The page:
High Altitude Baking: Almost-candy cookies | VailDaily.com

High Altitude Baking: Almost-candy cookies

Vera Dawson
High Altitude Baking
Be sure to toast the nuts for optimum flavor and crunch in these almost-candy cookies.
Vera Dawson | Special to the Daily |

High altitudes makes cookies spread in the pan, cakes fall, and few baked goods turn out as they do at sea level. This twice-monthly column presents recipes and tips that make baking in the mountains successful.

Rich and gooey — almost like a candy bar. Crunchy nuts and sweet caramel on a brown-sugar shortbread base — a to-die-for combination and an easy-to-make recipe. What more could you want?

I used hazelnuts in the cookies in the photograph, but walnuts, pecans, almonds or even peanuts are good in this recipe; be sure to toast them for optimum flavor and crunch.

The topping must boil long enough for the sugar to dissolve completely or the topping will be grainy and unappealing. To test it, take the pan off the heat, remove a small amount from the saucepan and rub it between your clean fingers; it should be completely smooth. If it isn’t, then return the pan to the heat and boil the mixture a little longer.

Line your pan completely with greased or non-stick foil and make sure there are no holes in it. The filling will end up glued to the pan if you don’t.

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Almost-Candy Cookies

Make in an 8-by-8-inch metal baking pan


1 ½ cups all-purpose flour (spoon and level)

1/3 cup packed light brown sugar

¼ teaspoon salt

8 tablespoons unsalted butter (one stick)

1 teaspoon vanilla extract


8 tablespoons unsalted butter (one stick)

1/3 cup light corn syrup

2/3 cup packed light brown sugar

2 tablespoons heavy cream

¼ teaspoon salt

1 ¼ cups coarsely chopped toasted nuts

1/3 cup chopped semisweet chocolate

1. With a rack in the center, preheat the oven to 375 degrees. Line the pan with nonstick aluminum foil or regular foil, covering the inside completely and extending it several inches on two opposing sides to use as handles when removing the slab of cookies. If using regular foil, grease it generously with a flour-vegetable oil spray. Set the prepared pan aside.

2. Make the crust: Combine the flour, brown sugar and salt in the bowl of a food processor and pulse to combine well. Cut the butter into 16 pieces, add them with the vanilla, and process until moist clumps form. Dump the dough into the prepared pan, pressing it until it’s level and smooth. Bake until light golden and dry, about 20 minutes. Move to a rack to cool for at least 15 minutes. Reduce oven temperature to 325 degrees.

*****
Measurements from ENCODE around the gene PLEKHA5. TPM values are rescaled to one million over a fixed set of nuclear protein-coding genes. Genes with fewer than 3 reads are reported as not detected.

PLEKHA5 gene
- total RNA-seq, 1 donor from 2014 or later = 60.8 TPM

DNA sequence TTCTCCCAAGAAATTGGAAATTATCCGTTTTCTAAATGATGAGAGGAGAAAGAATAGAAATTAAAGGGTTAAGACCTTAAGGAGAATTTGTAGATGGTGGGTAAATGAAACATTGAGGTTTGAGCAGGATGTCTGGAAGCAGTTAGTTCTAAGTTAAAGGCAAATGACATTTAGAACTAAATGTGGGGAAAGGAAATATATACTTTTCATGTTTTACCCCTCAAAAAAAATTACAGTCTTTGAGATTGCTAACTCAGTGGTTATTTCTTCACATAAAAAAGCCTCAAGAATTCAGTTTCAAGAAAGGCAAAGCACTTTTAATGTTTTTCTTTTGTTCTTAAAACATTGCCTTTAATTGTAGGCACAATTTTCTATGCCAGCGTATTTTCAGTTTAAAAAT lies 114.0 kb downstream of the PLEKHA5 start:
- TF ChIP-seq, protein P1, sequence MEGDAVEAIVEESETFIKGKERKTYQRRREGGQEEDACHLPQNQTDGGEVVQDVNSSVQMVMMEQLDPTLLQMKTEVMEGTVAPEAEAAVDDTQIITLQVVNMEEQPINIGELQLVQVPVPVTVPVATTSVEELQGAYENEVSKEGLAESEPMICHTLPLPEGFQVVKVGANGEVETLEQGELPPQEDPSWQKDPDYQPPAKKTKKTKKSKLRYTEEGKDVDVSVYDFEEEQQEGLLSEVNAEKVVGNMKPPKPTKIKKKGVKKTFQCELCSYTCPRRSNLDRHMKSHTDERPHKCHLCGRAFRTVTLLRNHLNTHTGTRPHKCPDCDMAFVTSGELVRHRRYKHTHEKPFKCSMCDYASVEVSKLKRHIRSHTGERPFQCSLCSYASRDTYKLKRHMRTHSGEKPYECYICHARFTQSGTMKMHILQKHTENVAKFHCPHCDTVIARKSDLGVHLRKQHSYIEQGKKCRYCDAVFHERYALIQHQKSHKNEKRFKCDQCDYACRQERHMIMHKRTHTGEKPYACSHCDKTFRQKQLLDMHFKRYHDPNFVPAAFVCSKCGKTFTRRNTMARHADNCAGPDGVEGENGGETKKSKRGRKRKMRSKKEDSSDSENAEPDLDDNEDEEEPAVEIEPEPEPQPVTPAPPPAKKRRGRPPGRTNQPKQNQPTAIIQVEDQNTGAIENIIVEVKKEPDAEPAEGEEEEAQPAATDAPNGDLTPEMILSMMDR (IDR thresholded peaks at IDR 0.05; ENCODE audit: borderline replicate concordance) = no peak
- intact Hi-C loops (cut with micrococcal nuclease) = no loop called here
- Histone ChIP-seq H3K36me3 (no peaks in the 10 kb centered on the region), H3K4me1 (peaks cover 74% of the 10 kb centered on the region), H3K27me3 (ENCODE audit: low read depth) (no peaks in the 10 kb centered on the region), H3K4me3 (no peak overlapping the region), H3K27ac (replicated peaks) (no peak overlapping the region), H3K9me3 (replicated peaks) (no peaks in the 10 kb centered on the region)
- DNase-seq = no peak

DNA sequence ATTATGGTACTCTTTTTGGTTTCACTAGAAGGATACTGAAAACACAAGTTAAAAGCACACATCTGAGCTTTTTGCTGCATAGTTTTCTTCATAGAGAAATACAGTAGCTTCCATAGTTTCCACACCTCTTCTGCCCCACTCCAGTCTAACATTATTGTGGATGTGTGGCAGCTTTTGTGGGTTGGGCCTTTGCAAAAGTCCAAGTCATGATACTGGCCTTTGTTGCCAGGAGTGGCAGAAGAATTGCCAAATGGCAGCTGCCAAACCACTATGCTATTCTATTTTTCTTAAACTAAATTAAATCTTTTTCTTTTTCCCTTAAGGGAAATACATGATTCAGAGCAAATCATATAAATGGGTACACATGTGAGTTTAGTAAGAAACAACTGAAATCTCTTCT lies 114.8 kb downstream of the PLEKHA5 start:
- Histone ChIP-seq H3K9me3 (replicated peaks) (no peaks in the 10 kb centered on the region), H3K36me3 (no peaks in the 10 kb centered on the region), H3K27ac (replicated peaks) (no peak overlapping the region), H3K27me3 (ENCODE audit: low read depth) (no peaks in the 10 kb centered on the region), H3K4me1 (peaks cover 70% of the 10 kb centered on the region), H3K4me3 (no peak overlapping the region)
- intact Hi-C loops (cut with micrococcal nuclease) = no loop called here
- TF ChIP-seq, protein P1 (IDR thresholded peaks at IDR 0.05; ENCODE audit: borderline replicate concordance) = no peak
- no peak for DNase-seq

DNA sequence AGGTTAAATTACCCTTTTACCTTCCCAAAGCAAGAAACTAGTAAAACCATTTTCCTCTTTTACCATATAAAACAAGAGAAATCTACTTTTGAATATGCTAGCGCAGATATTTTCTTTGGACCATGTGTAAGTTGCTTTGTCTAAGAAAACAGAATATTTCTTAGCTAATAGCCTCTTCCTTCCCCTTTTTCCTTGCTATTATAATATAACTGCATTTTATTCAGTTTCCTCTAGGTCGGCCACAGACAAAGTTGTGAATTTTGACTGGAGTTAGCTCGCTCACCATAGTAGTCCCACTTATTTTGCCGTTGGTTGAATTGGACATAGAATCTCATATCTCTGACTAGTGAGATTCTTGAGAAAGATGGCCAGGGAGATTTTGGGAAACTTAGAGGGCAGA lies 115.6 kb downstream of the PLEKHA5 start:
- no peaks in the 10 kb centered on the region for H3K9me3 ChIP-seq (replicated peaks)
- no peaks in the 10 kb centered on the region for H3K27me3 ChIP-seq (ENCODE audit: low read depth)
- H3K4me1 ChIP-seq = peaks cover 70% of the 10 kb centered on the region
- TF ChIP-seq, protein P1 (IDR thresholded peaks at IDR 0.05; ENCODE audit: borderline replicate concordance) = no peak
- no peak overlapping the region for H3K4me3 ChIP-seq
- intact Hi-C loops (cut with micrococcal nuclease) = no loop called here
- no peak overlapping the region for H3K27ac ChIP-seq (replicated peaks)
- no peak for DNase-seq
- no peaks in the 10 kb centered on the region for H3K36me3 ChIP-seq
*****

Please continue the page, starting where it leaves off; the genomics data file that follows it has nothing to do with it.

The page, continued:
3. Make the topping: Cut the butter into 8 pieces, add to a medium saucepan with the corn syrup, brown sugar, heavy cream and salt. Place on a stove burner over low heat and stir with a silicone spatula until the butter melts and the mixture is smooth. Increase the heat to low-medium and bring to a boil. Boil for about 2 minutes, until the sugar is completely dissolved (swirl pan rather than stirring while the mixture boils; watch closely, it will bubble up). Remove the pan from the heat, stir in the nuts, and pour over the crust, smoothing it so it is level. Place the pan back in 325 degree oven and bake until the entire surface has small bubbles (the mixture will start to bubble on the edges and slowly move to the center), about 15-20 minutes.

4. Remove the pan to a rack and immediately scatter the chopped chocolate over the hot top. Let the slab of cookies cool in the pan. Use the foil handles to remove the it from the pan and place it in the refrigerator, loosely covered, for about an hour until slightly chilled. Carefully pull the foil from the slab of cookies and use a thin-bladed sharp knife to cut it into squares. If it’s hard to cut or the knife gets sticky, run the knife under hot water and dry it between cuts. Store the cookies, covered, in the refrigerator for up to 4 days. Serve at room temperature.

Vera Dawson is a high altitude baking teacher and author of two high-altitude cookbooks, “Baking Above It All” and “Cookies in the Clouds” (available at The Bookworm of Edwards and Next Page Bookstore in Frisco). Her recipes have been tested in her Summit County kitchen and, whenever necessary, altered until they work at our altitude. Contact her at veradawson1@gmail.com.

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